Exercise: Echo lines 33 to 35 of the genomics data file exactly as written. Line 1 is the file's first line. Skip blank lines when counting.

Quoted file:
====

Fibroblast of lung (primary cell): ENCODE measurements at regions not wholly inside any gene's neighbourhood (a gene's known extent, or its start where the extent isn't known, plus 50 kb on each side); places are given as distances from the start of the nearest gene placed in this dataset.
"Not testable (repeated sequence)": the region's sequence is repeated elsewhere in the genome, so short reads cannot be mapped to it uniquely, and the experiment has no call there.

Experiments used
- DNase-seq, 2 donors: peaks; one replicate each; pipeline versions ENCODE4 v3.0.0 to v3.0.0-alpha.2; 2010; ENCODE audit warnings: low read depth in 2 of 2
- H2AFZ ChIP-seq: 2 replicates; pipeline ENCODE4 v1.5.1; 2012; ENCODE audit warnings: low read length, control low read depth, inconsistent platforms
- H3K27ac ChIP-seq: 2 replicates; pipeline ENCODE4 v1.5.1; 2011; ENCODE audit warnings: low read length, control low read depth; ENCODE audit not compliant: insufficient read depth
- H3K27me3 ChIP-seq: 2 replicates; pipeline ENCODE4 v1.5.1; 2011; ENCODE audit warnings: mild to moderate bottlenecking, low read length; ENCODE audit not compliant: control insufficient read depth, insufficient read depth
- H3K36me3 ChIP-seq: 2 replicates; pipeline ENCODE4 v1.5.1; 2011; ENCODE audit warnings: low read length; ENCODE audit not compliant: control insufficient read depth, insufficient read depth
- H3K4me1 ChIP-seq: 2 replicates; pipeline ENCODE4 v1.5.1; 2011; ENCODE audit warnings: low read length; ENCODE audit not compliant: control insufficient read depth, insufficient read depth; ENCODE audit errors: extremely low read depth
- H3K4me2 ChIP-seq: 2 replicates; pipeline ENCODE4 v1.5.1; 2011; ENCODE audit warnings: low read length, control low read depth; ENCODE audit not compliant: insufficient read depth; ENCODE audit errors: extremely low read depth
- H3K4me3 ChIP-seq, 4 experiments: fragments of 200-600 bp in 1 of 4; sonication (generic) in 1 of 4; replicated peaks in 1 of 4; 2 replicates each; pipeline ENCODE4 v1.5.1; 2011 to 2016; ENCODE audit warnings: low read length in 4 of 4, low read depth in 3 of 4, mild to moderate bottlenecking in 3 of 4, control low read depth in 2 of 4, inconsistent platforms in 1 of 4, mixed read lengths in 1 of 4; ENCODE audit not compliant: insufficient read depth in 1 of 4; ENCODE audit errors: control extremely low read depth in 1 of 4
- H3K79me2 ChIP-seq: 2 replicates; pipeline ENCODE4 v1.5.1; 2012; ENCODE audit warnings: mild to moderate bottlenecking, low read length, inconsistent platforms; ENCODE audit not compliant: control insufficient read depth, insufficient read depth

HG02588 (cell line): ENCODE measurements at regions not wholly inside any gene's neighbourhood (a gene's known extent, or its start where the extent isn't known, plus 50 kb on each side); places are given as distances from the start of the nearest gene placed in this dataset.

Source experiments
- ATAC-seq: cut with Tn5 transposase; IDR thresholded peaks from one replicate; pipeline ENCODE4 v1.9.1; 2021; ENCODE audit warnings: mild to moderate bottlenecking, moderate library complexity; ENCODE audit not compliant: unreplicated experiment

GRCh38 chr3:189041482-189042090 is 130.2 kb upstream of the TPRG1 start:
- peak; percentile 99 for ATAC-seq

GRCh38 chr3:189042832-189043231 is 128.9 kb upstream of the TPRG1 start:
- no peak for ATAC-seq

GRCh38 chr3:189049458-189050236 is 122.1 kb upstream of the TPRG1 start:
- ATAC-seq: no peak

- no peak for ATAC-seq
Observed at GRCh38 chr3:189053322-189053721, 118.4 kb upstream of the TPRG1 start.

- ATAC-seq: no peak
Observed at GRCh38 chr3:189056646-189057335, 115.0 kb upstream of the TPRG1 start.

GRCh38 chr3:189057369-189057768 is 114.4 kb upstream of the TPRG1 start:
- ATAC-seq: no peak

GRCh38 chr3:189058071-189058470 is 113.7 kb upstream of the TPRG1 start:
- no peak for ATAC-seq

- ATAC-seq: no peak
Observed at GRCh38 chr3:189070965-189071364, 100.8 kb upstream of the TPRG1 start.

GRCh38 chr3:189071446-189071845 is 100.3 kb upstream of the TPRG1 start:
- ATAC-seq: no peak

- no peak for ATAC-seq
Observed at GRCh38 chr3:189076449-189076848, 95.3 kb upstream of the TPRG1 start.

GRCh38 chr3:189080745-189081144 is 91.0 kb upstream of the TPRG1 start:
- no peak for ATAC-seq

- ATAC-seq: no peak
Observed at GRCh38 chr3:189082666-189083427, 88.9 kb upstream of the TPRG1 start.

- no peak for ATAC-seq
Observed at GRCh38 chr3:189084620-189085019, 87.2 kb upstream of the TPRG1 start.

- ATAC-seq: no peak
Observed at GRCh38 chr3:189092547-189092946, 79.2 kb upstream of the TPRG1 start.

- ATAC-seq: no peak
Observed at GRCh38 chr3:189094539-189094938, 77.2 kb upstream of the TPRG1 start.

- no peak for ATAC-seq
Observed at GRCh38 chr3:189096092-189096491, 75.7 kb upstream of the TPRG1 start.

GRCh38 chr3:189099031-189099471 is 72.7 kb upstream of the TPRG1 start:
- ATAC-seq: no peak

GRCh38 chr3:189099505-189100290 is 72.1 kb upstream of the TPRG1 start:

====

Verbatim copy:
- ATAC-seq: no peak

- no peak for ATAC-seq
Observed at GRCh38 chr3:189076449-189076848, 95.3 kb upstream of the TPRG1 start.